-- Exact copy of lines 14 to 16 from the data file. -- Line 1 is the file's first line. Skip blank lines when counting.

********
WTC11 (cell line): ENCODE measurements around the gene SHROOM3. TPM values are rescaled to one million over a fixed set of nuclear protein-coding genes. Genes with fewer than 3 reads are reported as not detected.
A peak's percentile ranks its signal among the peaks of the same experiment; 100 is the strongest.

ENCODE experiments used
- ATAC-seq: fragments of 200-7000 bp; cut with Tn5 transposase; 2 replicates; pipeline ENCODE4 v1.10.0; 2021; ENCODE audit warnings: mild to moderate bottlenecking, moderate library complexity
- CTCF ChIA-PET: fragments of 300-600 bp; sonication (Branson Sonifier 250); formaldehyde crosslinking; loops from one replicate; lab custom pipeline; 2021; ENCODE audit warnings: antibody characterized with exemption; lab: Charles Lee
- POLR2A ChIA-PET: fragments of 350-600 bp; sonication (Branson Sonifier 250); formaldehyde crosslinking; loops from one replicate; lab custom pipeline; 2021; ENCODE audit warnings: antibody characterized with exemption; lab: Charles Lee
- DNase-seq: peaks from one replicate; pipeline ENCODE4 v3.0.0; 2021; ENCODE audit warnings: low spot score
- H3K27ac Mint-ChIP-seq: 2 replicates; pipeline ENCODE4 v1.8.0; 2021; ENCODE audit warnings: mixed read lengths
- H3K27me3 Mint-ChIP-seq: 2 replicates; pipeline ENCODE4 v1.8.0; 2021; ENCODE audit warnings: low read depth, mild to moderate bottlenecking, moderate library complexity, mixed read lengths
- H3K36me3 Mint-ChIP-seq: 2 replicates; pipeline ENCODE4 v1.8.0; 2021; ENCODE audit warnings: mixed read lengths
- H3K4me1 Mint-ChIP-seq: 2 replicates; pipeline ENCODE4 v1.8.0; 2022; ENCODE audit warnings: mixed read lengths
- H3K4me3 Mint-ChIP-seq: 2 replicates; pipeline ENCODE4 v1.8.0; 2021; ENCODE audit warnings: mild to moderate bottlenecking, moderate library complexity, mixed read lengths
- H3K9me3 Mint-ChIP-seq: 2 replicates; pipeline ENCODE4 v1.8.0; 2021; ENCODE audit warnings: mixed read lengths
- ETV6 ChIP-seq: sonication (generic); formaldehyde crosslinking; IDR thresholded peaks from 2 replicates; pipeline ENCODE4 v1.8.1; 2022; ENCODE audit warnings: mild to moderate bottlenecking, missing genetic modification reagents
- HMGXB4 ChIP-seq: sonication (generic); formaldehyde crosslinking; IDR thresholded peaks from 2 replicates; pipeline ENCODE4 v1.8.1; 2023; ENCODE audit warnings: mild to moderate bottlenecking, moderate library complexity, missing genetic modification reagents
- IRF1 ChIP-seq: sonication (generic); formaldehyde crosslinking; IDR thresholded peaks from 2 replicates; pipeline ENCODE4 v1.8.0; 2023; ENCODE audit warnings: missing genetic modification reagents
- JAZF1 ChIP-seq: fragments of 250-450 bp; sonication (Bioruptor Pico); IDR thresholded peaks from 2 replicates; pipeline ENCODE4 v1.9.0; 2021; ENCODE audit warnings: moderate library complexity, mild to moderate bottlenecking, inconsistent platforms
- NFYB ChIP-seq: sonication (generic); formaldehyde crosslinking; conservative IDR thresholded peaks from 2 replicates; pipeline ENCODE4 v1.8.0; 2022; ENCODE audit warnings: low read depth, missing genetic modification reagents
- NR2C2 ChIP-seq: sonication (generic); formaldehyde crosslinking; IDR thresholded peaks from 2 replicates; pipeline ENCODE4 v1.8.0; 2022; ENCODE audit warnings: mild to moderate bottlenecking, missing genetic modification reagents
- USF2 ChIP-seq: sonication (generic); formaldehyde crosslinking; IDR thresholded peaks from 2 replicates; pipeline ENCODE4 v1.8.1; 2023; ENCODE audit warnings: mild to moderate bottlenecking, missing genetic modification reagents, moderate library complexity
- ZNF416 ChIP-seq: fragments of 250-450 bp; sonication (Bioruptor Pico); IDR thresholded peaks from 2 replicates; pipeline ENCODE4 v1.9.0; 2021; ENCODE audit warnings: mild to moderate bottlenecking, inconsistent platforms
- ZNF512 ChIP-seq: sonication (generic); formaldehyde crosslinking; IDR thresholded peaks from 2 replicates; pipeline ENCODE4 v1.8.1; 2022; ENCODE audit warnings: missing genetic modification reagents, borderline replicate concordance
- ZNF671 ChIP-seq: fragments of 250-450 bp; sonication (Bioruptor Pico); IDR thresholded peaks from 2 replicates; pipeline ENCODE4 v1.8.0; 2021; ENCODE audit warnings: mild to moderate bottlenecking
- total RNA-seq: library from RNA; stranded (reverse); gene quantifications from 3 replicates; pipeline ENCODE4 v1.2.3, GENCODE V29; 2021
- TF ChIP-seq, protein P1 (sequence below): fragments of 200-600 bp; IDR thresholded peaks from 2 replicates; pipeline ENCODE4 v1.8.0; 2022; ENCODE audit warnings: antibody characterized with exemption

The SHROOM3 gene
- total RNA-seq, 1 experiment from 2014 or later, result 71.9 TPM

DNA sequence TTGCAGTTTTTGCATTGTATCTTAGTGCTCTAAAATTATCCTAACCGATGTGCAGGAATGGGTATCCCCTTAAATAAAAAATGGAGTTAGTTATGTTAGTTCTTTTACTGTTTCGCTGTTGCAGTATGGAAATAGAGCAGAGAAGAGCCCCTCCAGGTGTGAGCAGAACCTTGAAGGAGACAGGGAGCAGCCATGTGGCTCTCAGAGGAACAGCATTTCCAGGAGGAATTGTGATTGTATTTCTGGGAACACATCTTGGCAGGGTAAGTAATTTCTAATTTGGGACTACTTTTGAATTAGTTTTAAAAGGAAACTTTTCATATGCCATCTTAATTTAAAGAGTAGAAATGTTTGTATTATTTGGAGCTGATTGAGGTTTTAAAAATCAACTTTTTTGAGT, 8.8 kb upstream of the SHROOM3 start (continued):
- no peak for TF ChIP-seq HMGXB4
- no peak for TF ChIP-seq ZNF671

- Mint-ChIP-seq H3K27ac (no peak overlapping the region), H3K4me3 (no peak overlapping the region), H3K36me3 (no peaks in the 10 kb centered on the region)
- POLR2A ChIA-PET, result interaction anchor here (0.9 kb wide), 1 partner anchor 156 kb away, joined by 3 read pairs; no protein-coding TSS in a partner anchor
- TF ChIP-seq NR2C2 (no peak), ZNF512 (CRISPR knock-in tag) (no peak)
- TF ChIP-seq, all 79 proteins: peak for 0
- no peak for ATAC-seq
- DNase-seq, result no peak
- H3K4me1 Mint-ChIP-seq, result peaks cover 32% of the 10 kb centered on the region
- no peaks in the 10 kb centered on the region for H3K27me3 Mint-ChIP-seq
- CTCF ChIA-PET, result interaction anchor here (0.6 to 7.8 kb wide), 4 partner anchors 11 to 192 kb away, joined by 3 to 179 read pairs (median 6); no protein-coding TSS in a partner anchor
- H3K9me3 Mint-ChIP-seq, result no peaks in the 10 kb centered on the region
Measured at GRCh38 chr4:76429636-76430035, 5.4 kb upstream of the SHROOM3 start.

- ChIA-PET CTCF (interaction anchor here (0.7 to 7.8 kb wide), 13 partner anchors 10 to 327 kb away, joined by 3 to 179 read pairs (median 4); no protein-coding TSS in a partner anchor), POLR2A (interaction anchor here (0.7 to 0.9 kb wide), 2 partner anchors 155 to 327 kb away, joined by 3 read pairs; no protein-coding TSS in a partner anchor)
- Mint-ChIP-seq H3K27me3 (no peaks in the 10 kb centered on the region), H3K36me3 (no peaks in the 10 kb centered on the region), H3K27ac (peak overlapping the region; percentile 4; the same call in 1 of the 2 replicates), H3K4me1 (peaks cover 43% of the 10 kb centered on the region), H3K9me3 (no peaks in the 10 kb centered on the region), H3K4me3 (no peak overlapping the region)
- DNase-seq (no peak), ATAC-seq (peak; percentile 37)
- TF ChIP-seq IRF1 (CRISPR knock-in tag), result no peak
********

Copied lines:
- ETV6 ChIP-seq: sonication (generic); formaldehyde crosslinking; IDR thresholded peaks from 2 replicates; pipeline ENCODE4 v1.8.1; 2022; ENCODE audit warnings: mild to moderate bottlenecking, missing genetic modification reagents
- HMGXB4 ChIP-seq: sonication (generic); formaldehyde crosslinking; IDR thresholded peaks from 2 replicates; pipeline ENCODE4 v1.8.1; 2023; ENCODE audit warnings: mild to moderate bottlenecking, moderate library complexity, missing genetic modification reagents
- IRF1 ChIP-seq: sonication (generic); formaldehyde crosslinking; IDR thresholded peaks from 2 replicates; pipeline ENCODE4 v1.8.0; 2023; ENCODE audit warnings: missing genetic modification reagents